We are a few days away from the latest deadline in the Iran-U.S. nuclear talks. Much of the case on whether we need a deal depends on this question: what does the Middle East look like if Tehran and Washington don’t come to an accord? Is war between the United States and Iran inevitable? If U.S. hawks succeed in scuttling a nuclear deal, then those same hawks will shift, in short order, to insisting on war as the only remedy.
Author Page for Robert Farley
I’ll be in Ottawa on Thursday to talk about military diffusion and intellectual property:
What do intellectual property law, industrial espionage, and cyber-warfare have to do with one another?
Industrial espionage is, by definition, a violation of most existing schemes of intellectual property law. In the 19th and 20th centuries, governments actively practiced industrial espionage, dispatching agents to foreign countries in order to steal secrets and bring them back to domestic producers. Despite the potential for glamour and drama, the fruits of industrial espionage, especially in the defense sector, are generally thought to have been limited.
Here’s the info on the talk, which I’m sure will be of great interest to the Ottawa’s vast community of LGM readers!
A bit more on the Cooperative Strategy (I don’t think that the title correctly captures the argument:
The Cooperative Strategy is effectively a strategy for defending the liberal international economic order. The 2015 version (and its 2007 predecessor) is at its best when it envisions the operational employment of the U.S. maritime services in pursuit of basic oceanic maintenance. Most notably, this includes fighting against people best characterized as “enemies of all mankind” (including pirates, thieves, and terrorists), and dealing with humanitarian disasters.
The document is less effective at characterizing great power conflict in the maritime space. Even when two countries both allow the possibility of positive sum cooperation at sea, conflict can arise over the precise distribution of spoils, as well as concerns over vulnerability. And some countries do not place a high value on the reliability of maritime security.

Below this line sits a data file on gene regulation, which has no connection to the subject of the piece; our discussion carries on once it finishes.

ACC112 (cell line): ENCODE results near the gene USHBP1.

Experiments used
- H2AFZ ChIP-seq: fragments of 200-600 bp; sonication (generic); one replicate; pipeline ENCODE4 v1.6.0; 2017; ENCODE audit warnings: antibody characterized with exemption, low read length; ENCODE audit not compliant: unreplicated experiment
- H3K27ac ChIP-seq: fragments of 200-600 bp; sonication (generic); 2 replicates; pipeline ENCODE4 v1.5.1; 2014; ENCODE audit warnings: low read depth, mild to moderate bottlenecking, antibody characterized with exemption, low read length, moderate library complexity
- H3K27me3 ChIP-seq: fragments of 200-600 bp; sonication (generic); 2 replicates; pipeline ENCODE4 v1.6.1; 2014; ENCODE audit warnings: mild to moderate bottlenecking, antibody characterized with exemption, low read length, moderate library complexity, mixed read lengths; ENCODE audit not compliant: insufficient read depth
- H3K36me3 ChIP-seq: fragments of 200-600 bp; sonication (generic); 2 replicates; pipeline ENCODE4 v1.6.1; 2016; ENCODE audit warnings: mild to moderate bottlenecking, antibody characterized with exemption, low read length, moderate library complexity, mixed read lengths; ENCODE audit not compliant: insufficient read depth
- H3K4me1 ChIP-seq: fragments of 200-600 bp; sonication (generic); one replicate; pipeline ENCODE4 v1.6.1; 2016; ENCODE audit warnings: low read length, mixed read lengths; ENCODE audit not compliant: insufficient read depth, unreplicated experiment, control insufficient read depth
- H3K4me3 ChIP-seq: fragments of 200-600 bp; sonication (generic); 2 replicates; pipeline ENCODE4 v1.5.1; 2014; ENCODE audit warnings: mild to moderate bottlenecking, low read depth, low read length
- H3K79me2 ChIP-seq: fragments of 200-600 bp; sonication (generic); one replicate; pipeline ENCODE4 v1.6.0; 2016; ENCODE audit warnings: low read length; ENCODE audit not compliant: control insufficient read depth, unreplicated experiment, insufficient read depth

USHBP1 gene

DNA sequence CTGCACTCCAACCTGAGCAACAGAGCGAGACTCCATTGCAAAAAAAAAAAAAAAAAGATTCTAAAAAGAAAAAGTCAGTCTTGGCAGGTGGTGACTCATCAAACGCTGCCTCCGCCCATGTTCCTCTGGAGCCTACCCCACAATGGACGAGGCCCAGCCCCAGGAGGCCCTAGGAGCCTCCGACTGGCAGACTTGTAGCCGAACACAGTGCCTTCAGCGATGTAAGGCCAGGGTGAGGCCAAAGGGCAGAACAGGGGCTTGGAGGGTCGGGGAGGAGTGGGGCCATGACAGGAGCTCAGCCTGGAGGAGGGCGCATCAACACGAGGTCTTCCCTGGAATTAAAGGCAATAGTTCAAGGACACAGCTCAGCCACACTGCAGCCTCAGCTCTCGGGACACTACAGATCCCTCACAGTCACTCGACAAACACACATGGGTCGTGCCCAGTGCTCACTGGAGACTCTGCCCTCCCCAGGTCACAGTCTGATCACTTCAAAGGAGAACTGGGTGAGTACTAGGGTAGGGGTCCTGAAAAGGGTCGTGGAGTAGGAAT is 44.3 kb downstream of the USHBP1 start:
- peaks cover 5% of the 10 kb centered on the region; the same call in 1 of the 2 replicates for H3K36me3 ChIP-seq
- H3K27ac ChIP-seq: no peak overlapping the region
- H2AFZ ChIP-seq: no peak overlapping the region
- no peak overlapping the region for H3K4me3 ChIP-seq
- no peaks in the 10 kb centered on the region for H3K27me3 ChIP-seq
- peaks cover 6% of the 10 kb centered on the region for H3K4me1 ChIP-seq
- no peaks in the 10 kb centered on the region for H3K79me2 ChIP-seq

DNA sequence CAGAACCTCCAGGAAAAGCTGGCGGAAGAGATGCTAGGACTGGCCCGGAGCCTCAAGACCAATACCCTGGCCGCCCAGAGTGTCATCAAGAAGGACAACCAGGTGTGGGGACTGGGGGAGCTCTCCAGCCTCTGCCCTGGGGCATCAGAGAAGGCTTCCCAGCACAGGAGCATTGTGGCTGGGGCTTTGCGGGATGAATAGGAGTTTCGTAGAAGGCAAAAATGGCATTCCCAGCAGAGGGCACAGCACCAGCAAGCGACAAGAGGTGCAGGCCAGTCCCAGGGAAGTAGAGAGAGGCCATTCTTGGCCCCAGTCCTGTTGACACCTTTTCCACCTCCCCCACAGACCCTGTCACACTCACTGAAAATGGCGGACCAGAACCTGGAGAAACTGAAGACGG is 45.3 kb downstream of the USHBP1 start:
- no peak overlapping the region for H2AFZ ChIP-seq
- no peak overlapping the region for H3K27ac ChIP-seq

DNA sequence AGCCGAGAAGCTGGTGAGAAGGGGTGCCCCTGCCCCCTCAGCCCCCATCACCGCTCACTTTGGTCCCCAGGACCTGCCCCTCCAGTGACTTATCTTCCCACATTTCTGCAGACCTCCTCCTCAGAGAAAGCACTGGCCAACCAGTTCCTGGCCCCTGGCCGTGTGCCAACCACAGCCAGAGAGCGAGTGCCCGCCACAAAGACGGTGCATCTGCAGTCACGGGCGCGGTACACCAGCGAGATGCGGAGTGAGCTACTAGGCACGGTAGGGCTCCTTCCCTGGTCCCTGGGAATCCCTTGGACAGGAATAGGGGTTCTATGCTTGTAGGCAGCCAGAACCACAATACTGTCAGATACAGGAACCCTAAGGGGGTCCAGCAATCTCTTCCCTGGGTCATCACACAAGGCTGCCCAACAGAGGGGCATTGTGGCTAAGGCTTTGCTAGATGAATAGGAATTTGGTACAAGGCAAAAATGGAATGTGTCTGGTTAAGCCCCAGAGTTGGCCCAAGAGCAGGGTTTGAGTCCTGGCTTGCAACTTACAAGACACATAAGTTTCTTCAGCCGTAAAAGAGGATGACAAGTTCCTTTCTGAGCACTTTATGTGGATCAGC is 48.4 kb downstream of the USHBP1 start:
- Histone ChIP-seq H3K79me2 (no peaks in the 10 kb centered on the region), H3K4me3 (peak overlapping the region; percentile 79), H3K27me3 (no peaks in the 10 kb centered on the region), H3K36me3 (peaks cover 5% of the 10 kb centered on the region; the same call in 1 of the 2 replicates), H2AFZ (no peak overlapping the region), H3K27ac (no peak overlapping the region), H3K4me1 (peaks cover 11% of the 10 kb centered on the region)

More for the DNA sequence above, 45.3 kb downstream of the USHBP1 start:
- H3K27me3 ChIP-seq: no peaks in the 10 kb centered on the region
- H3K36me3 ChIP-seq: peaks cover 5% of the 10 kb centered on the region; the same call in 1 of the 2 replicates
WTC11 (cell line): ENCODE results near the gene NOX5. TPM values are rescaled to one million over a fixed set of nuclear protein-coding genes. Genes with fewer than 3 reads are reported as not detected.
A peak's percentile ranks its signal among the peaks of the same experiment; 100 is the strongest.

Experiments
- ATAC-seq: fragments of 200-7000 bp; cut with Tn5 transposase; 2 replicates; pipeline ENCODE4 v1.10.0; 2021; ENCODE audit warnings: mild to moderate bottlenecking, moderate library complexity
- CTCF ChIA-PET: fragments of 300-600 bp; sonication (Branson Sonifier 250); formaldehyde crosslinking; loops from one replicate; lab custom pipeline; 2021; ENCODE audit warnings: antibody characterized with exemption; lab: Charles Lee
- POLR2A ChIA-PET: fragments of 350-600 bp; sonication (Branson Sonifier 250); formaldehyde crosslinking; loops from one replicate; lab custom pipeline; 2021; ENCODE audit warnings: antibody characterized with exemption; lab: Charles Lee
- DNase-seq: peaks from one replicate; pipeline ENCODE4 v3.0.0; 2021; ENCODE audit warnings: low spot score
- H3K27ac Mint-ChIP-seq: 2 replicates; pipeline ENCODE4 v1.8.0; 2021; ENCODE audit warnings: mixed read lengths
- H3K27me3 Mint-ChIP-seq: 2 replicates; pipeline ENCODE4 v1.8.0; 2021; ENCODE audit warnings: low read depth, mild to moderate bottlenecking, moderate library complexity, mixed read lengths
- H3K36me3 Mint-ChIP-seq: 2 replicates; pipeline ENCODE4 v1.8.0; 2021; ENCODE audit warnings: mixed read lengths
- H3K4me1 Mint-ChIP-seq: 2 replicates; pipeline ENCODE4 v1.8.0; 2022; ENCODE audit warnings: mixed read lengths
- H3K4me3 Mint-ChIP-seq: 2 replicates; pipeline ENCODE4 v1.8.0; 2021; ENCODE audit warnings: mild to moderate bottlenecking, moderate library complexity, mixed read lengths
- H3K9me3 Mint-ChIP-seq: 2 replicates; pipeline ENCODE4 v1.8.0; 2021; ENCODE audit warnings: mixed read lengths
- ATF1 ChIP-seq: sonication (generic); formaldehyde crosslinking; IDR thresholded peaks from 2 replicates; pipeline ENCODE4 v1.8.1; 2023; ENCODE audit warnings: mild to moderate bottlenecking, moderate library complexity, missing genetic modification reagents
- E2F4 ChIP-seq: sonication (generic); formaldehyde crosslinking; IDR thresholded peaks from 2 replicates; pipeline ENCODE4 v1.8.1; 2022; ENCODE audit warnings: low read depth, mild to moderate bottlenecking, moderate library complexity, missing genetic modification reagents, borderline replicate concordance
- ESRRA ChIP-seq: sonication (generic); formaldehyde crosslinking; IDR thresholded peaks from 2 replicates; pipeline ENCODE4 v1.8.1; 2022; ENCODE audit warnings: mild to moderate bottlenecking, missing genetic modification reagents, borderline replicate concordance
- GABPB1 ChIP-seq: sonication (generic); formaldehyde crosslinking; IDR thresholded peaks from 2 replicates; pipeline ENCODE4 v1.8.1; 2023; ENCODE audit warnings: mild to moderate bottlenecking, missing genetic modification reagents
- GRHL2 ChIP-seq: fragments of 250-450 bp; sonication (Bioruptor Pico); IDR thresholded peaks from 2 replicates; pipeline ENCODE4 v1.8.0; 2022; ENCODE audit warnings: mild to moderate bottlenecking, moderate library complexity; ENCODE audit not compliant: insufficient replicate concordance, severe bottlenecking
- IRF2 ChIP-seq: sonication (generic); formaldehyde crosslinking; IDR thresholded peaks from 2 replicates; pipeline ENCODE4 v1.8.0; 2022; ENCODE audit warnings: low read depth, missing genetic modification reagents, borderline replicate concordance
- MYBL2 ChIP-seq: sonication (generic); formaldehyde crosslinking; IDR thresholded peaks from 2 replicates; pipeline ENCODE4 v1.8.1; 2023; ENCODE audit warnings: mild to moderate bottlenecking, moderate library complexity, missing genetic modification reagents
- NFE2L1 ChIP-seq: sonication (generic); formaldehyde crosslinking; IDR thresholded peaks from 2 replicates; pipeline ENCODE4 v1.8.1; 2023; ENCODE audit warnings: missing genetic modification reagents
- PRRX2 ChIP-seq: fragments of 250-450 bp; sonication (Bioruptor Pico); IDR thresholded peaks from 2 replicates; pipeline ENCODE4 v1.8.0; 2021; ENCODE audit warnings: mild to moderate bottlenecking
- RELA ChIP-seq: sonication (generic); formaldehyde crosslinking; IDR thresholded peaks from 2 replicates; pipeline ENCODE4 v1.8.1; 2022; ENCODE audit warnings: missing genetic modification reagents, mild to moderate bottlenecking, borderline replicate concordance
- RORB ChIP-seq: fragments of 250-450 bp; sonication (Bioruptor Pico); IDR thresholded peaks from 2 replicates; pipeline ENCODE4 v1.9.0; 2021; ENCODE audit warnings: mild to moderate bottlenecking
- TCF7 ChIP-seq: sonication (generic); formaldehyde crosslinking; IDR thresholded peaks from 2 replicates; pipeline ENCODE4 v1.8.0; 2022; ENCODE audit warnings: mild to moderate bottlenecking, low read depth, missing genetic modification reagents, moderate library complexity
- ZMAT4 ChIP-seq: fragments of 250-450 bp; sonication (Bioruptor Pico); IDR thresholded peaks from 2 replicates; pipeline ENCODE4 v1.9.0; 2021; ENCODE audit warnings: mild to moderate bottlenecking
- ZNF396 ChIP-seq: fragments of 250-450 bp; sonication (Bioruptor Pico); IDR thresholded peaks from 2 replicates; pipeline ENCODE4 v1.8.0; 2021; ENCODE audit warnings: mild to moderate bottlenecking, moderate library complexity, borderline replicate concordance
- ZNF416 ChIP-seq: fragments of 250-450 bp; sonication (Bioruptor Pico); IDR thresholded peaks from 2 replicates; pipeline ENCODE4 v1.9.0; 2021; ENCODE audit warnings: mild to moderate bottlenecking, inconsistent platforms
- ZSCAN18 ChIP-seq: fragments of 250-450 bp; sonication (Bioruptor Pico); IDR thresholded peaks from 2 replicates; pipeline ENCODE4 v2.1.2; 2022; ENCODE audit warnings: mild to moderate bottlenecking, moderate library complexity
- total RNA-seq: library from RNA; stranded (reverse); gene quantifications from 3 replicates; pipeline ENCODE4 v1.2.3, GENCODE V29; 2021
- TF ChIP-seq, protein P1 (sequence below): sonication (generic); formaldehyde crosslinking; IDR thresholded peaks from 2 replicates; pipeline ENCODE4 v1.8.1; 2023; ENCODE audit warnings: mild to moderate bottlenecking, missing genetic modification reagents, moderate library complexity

Why do we need a new strategy? Many critics of the first strategy challenged its focus on collaboration, especially with potential competitors such as China and the Russia. The first strategy hedged on competitors, implicitly suggesting that deterrence and the development of a network of professional relationships could help soften the edges of political disputes. The first CS-21 notably failed to establish much guidance for procurement, fleet constitution, or force structure, which some argued left the service ill-prepared to fight budgetary wars in Washington.
Absolutely fascinating long read on one of the first North Korean MiG pilots to defect:
But before they showed him off to reporters, they decided he needed some coaching. On one especially touchy subject, they coached him to lie. A well-dressed American in civilian clothes (whose name No never heard) asked if he had ever seen American fighter jets in Chinese airspace. Of course, No replied, he had seen many American Sabres shoot down MiGs on takeoff and landing from Manchurian airfields. The well-dressed man said that if a reporter asked about these incursions in Manchuria, No must say he had seen nothing.
For his part, Ike disliked defectors, wanted to send the MiG back to the USSR, and didn’t want to pay the $100000 that the pilot was owed.
We live in a world where Mickey Kaus quits his job because Tucker Carlson spikes a column arguing that Fox News is insufficiently hard core on immigration and amnesty:
“It’s pretty simple,” Kaus said in an interview, “I wrote a piece attacking Fox for not being the opposition on immigration and amnesty — for filling up the airwaves with reports on ISIS and terrorism, and not fulfilling their responsibility of being the opposition on amnesty and immigration…. I posted it at 6:30 in the morning. When I got up, Tucker had taken it down. He said, ‘We can’t trash Fox on the site. I work there.'”
Mickey rejected the Democratic Party [ed- don’t let the door hit you in the ass on the way out, Mickey! Amirite?] because it was too far to the left on immigration; he’s now rejecting the Republican Party because it’s too far to the left on immigration. The true visionary always wages a lonely struggle…
LGM Tourney Challenge brackets are now ready.
Group: Lawyers, Guns and Money
My latest at the Diplomat works through the implications of China’s efforts to build a modern IP bureaucracy:
Can China create an intellectual property system robust enough to support domestic technological innovation (on both the military and civilian side) while still maintaining its casual attitude toward the theft of foreign technology? The answer is almost certainly no.
In honor of the release of Grounded: The Case for Abolishing the United States Air Force in paperback, Real Clear Defense has published an excerpt:
Air force independence was controversial from the start. The appendix of a British Air Ministry memorandum of June 1921, entitled “Some Arguments for and against a Separate Air Force,” detailed seven arguments against independence. In this section, I boil these arguments down to five rationales for air force independence. Some of these rationales speak directly to the idea of an independent air force, while others justify bureaucratic division in a more general sense.